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French pharma growth restricted by generics

New analysis finds country’s market value will grow only modestly in the coming years

France flag The French pharmaceutical market is forecast to grow at a 'tepid' rate due to the wider uptake of cheaper, generic medicines, according to a new study.

Research and consulting firm GlobalData says the country's market will see an annual growth rate (CAGR) of just 0.7% from $46.2bn in 2014 to $48.2bn by 2020. This, GlobalData says, is primarily due to the increasing focus on generic drugs.

France has been a relative late-comer to the use of generic medicines compared to the UK and Germany. In 2008, generic drugs accounted for just 21.7% of the French pharmaceutical market in terms of volume, though by 2013 this increased to 30.2%.

One of the reasons the country has resisted greater use of generics is because of its economy's reliance on the big French pharma firms - Sanofi, Ipsen and Servier - coupled with traditional consumer preferences for patented medicines. 

But the cost of this is becoming too high for France's healthcare system to sustain. Part of the problem stems from France's notably high healthcare spend, which was 11.8% of its GDP in 2012 (the UK spent around 10% in the same period), pushed up, in part, by expensive, patented drugs. 

Such government spending funds France's extensive healthcare reimbursement system, which sees the state health system pay money back into citizens' accounts after they have paid for a service, such as a GP visit - an increasing drain on the government's coffers. 

Joshua Owide, GlobalData's director of healthcare industry dynamics, says that the French government is promoting generics as a measure to reduce healthcare expenditure. In September 2012, it introduced a scheme under which patients who agree to generic substitution will not be required to pay for their drugs.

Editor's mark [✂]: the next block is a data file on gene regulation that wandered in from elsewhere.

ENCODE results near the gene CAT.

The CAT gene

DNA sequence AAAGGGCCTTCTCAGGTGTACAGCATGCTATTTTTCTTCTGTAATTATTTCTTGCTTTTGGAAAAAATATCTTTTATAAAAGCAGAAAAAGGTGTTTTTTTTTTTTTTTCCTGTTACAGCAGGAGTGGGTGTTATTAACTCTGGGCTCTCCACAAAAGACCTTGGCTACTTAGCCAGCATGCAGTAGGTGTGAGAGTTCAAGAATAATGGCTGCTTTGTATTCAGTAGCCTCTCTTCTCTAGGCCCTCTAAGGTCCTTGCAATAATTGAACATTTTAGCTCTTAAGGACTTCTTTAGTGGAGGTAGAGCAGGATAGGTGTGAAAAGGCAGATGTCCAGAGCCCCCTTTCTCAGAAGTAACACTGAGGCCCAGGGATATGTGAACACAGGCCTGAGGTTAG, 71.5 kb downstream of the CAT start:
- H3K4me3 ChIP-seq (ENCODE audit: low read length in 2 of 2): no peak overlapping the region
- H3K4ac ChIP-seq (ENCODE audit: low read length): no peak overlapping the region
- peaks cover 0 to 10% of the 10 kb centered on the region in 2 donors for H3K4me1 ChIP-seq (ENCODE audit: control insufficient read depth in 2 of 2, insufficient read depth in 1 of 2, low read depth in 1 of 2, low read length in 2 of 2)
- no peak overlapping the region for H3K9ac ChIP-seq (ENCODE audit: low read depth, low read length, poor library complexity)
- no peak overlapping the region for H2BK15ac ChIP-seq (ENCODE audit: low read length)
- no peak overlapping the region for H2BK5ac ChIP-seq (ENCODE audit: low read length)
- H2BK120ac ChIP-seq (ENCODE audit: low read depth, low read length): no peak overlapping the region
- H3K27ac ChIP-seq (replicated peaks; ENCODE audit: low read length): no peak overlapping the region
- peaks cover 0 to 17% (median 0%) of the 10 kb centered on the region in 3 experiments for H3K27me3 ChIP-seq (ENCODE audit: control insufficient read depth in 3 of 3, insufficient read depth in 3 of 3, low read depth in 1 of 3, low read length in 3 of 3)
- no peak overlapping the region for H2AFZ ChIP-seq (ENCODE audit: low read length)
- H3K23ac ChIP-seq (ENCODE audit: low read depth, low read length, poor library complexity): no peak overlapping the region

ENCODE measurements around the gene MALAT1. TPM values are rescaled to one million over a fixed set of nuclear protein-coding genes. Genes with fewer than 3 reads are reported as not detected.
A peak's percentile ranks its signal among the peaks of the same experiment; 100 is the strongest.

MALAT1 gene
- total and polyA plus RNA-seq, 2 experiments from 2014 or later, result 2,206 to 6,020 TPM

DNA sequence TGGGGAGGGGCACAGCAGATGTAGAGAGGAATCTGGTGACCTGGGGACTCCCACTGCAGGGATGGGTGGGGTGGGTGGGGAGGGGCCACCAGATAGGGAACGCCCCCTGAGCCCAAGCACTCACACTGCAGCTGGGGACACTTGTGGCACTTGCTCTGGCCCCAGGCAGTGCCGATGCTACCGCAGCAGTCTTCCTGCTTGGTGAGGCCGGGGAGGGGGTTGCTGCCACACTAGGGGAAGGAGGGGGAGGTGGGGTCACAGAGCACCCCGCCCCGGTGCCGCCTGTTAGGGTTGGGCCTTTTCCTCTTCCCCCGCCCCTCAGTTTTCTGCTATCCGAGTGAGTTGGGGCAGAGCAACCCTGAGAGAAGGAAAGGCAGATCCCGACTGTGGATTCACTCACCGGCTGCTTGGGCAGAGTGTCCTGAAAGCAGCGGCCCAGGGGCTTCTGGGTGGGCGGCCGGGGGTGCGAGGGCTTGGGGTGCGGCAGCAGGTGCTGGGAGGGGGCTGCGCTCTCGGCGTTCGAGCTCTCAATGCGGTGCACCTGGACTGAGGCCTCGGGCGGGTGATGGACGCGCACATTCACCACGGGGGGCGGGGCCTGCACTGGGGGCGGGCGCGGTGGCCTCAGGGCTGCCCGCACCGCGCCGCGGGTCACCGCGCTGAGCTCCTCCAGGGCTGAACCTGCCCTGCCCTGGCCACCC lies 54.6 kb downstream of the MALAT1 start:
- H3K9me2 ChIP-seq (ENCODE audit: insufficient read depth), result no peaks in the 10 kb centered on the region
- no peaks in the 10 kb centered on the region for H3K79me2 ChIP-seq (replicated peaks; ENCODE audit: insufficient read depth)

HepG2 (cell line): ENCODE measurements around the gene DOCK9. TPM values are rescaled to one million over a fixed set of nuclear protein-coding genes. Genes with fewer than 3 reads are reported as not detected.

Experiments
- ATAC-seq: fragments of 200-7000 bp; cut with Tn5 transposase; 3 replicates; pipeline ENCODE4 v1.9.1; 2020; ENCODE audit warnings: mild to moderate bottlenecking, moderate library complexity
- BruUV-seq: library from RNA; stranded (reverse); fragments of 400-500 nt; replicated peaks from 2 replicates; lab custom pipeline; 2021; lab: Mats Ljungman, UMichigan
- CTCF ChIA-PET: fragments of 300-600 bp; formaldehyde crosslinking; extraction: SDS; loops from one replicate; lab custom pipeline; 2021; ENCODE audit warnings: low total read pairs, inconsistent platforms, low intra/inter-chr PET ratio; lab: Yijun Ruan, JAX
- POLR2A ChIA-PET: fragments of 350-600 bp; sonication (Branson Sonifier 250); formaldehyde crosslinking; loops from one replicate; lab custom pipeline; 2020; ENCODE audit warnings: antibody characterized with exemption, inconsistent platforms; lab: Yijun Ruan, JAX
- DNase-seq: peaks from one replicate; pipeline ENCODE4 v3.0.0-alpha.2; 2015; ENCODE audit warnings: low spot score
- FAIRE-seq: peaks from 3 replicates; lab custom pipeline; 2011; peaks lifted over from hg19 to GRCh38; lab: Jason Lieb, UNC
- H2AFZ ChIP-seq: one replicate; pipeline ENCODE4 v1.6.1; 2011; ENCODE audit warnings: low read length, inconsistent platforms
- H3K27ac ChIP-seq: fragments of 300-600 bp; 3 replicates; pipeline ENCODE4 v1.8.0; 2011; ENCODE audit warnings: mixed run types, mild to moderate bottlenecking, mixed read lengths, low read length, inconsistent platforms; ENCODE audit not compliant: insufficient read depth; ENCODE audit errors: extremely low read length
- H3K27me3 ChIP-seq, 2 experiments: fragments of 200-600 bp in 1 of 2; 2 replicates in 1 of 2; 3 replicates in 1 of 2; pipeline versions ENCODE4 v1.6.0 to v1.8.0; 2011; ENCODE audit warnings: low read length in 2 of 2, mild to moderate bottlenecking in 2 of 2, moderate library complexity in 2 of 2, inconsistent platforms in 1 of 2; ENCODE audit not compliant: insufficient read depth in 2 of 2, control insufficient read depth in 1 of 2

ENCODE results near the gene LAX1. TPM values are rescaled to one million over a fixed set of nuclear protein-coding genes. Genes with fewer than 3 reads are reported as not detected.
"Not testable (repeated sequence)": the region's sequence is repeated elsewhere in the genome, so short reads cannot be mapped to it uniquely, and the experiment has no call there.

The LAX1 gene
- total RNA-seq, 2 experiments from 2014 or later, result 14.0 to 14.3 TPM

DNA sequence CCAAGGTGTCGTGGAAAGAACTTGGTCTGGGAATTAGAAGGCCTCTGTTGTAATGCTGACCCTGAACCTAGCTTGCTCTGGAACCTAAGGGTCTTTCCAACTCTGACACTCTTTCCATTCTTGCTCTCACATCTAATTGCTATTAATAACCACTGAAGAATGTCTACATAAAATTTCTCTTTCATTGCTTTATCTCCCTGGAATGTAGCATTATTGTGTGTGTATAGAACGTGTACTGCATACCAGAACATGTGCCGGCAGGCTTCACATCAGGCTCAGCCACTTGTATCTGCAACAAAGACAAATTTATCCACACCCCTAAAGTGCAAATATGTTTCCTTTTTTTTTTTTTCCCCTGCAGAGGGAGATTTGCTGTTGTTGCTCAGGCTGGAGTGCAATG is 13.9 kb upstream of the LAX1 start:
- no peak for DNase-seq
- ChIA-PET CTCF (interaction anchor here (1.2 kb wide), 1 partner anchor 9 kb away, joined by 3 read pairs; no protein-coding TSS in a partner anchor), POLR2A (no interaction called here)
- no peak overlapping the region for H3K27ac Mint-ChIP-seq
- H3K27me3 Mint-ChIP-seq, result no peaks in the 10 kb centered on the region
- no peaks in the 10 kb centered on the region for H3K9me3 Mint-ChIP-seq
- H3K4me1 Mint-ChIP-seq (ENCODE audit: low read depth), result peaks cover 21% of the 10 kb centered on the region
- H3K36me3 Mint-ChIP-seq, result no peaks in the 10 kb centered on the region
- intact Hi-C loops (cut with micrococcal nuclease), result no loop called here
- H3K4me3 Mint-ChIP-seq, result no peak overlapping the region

One of the other cost-cutting measures has been to introduce a new, stricter method of deciding on reimbursement rates and pricing for drugs in the form of the Relative Therapeutic Index (ITR).

The ITR is based on how the new medicine compares with other similar treatments (regardless of whether or not they have been approved or are generics), the clinical relevance of its primary and secondary trial endpoints, and the validity of its methodological studies.

If a drug is approved for reimbursement it will retain this status for five years before having to be evaluated again. Drugs usually have a reimbursement rate of 65%, but this can be as low as 15% or as high as 100% depending on the benefit, cost, and innovation of the treatment.

Owide explains: “While patented drugs dominate France's pharmaceutical market, the volume of prescribing attributed to generic drugs will shift closer to levels seen in the rest of Europe, restricting French market growth

“The generic sector is mainly driven by a favourable regulatory regime, patent expirations and a variety of government incentives for physicians, pharmacists and patients to choose generics ahead of branded products.”

Despite the negative impact of generics, France's pharmaceutical market will however still be boosted by a number of factors, including: an ageing population, tax incentives, a substantial skilled workforce and high public healthcare expenditure.

Owide adds “By 2020, France's elderly population is expected to account for almost 20% of the total population. As this demographic demands more medication than younger demographics, the need for high-quality healthcare is increasing.

“Additionally, numerous incentives, such as the abolition of corporate tax and the Research Tax Credit to support research and development, are enhancing the competitiveness of healthcare enterprises and will help to sustain the pharmaceutical market.”

Article by
Ben Adams

23rd February 2015

From: Research, Sales, Marketing, Healthcare



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